I remember wild mushrooms,
how green it all was,
the roughness of stone
against the smoothness of child palms,
soil trickling through inquisitive fingers.
The dog would pant in happiness,
run with the wind in a small eternity
as we sought sticks to fight and win
our imaginary battles.
When it rained we took shelter
beneath ancient trees,
whistled bars of music
as the silver spray sheeted down
and the horns of cars sounded in the distance.
Then, as the day made a last valiant stand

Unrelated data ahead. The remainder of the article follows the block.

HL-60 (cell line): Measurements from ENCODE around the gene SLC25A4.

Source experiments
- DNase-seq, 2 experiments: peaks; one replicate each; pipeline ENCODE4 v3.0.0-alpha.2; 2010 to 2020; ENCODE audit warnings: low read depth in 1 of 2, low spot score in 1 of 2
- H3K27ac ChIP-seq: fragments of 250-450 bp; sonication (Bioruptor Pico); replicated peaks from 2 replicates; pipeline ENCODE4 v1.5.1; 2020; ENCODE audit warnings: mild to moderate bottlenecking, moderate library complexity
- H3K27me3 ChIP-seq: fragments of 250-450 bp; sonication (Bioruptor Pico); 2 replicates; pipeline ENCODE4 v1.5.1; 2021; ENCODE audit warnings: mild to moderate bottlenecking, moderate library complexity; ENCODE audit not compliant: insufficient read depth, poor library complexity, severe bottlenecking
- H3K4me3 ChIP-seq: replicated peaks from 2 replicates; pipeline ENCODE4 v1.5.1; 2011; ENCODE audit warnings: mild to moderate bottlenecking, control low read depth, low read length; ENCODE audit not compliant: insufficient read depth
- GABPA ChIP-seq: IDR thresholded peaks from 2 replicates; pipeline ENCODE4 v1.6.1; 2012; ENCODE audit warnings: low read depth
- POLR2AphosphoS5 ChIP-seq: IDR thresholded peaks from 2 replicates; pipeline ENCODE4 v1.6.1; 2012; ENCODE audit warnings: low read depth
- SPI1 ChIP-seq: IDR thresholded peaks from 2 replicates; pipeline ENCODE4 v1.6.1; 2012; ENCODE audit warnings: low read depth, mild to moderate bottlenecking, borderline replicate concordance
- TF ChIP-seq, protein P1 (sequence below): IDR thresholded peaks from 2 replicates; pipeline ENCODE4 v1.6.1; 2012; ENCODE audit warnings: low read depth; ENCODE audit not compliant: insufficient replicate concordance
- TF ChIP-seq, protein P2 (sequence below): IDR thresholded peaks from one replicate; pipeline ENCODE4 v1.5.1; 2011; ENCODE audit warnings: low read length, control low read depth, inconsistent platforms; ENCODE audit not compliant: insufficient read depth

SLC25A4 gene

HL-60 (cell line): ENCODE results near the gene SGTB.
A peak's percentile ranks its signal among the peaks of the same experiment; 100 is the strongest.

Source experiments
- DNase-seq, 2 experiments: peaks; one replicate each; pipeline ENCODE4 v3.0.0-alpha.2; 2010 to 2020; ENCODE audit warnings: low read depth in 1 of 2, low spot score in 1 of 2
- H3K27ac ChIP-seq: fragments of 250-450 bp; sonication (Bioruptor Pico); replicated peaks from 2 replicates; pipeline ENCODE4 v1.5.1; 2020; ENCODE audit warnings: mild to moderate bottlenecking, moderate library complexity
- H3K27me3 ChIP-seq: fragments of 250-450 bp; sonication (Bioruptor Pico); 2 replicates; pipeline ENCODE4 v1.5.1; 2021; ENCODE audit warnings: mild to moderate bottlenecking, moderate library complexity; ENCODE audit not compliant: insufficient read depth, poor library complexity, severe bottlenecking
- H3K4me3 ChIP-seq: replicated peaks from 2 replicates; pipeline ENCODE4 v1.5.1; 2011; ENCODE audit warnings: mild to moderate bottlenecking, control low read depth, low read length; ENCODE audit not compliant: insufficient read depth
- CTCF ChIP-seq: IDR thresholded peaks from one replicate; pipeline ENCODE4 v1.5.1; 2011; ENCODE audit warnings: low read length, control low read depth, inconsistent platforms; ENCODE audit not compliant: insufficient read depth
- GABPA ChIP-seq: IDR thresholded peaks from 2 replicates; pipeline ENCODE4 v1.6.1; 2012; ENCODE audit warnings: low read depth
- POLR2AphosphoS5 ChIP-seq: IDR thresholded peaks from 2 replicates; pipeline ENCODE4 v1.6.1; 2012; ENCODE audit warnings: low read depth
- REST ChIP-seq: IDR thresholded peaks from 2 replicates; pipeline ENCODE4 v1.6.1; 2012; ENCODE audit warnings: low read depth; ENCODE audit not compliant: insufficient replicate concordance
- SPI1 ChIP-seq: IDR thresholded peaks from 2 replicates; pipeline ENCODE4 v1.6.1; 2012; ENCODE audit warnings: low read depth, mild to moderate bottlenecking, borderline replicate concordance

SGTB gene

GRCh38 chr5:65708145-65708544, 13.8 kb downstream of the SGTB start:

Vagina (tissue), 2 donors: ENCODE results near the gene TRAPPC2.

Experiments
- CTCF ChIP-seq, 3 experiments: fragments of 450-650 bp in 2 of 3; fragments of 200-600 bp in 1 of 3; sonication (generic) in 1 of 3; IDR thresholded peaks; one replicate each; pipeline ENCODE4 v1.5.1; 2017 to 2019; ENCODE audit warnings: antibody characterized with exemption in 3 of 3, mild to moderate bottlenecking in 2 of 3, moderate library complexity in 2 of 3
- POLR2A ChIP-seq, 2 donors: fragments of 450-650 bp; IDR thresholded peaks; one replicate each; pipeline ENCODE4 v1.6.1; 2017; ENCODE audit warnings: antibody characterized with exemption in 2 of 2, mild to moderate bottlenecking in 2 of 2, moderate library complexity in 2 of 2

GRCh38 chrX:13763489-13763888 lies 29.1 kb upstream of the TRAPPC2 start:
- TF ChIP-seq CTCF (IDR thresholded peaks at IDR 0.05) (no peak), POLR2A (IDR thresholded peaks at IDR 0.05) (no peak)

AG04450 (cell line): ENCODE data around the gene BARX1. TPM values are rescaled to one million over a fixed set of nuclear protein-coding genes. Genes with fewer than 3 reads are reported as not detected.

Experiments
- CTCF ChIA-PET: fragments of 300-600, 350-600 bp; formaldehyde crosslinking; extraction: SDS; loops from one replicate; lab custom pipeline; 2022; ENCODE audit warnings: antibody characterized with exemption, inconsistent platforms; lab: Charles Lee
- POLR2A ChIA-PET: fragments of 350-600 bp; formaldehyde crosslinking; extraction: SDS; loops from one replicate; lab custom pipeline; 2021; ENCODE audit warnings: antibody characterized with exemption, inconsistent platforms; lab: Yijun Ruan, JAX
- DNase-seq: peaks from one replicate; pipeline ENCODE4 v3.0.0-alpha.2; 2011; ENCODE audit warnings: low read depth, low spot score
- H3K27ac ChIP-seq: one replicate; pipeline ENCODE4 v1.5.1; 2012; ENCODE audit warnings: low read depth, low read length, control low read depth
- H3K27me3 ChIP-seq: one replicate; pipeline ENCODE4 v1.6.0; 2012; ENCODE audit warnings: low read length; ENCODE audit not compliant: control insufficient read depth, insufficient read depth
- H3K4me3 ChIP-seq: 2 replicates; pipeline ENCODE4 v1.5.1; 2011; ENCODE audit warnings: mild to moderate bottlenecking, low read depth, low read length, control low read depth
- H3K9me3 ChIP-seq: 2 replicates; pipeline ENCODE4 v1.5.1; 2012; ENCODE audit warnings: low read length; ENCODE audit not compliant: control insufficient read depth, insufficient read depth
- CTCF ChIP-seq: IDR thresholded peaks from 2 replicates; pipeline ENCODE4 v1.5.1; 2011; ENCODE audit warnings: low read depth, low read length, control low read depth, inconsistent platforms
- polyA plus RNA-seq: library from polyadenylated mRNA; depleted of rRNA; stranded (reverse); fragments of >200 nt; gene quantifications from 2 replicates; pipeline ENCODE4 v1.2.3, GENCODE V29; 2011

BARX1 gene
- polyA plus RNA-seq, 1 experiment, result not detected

against night and hunger strained our bellies,
we drew sustenance from worn school satchels;
fish paste or strawberry jam our ever preference,
occasionally a slice of home made cake
stolen from larders never quite fulfilled.
And afterwards, there were just as rich fruits
to be culled as we made our carefree way home
beneath a watchful, smiling moon;
the haze of evening bringing an understanding
that another perfect day was ending.
Still though, our wings were not clipped,
nor would they ever be in a time
where naught counted save the call to arms;
and where the friendship of the day lasted
longer than the travelling of the sun.